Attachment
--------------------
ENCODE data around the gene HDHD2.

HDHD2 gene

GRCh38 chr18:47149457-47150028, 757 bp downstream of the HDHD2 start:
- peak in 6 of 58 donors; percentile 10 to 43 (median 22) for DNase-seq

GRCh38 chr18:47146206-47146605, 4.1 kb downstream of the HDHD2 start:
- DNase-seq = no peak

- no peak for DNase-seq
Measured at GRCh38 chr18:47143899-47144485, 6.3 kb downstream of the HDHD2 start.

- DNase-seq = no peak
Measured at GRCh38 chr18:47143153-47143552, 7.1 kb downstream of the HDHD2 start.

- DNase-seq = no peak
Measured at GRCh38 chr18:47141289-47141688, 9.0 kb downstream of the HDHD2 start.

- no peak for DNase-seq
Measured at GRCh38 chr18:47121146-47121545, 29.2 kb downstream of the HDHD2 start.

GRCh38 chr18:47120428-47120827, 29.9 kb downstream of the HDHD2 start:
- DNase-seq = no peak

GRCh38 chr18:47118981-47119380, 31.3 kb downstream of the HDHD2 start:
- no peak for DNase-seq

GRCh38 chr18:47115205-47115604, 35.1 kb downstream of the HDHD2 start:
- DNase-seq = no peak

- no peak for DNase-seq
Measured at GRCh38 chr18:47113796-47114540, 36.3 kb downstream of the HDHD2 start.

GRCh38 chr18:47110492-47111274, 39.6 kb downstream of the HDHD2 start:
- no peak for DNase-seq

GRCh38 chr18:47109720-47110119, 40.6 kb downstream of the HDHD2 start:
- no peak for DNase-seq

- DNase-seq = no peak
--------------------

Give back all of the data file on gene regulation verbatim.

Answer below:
ENCODE data around the gene HDHD2.

HDHD2 gene

GRCh38 chr18:47149457-47150028, 757 bp downstream of the HDHD2 start:
- peak in 6 of 58 donors; percentile 10 to 43 (median 22) for DNase-seq

GRCh38 chr18:47146206-47146605, 4.1 kb downstream of the HDHD2 start:
- DNase-seq = no peak

- no peak for DNase-seq
Measured at GRCh38 chr18:47143899-47144485, 6.3 kb downstream of the HDHD2 start.

- DNase-seq = no peak
Measured at GRCh38 chr18:47143153-47143552, 7.1 kb downstream of the HDHD2 start.

- DNase-seq = no peak
Measured at GRCh38 chr18:47141289-47141688, 9.0 kb downstream of the HDHD2 start.

- no peak for DNase-seq
Measured at GRCh38 chr18:47121146-47121545, 29.2 kb downstream of the HDHD2 start.

GRCh38 chr18:47120428-47120827, 29.9 kb downstream of the HDHD2 start:
- DNase-seq = no peak

GRCh38 chr18:47118981-47119380, 31.3 kb downstream of the HDHD2 start:
- no peak for DNase-seq

GRCh38 chr18:47115205-47115604, 35.1 kb downstream of the HDHD2 start:
- DNase-seq = no peak

- no peak for DNase-seq
Measured at GRCh38 chr18:47113796-47114540, 36.3 kb downstream of the HDHD2 start.

GRCh38 chr18:47110492-47111274, 39.6 kb downstream of the HDHD2 start:
- no peak for DNase-seq

GRCh38 chr18:47109720-47110119, 40.6 kb downstream of the HDHD2 start:
- no peak for DNase-seq

- DNase-seq = no peak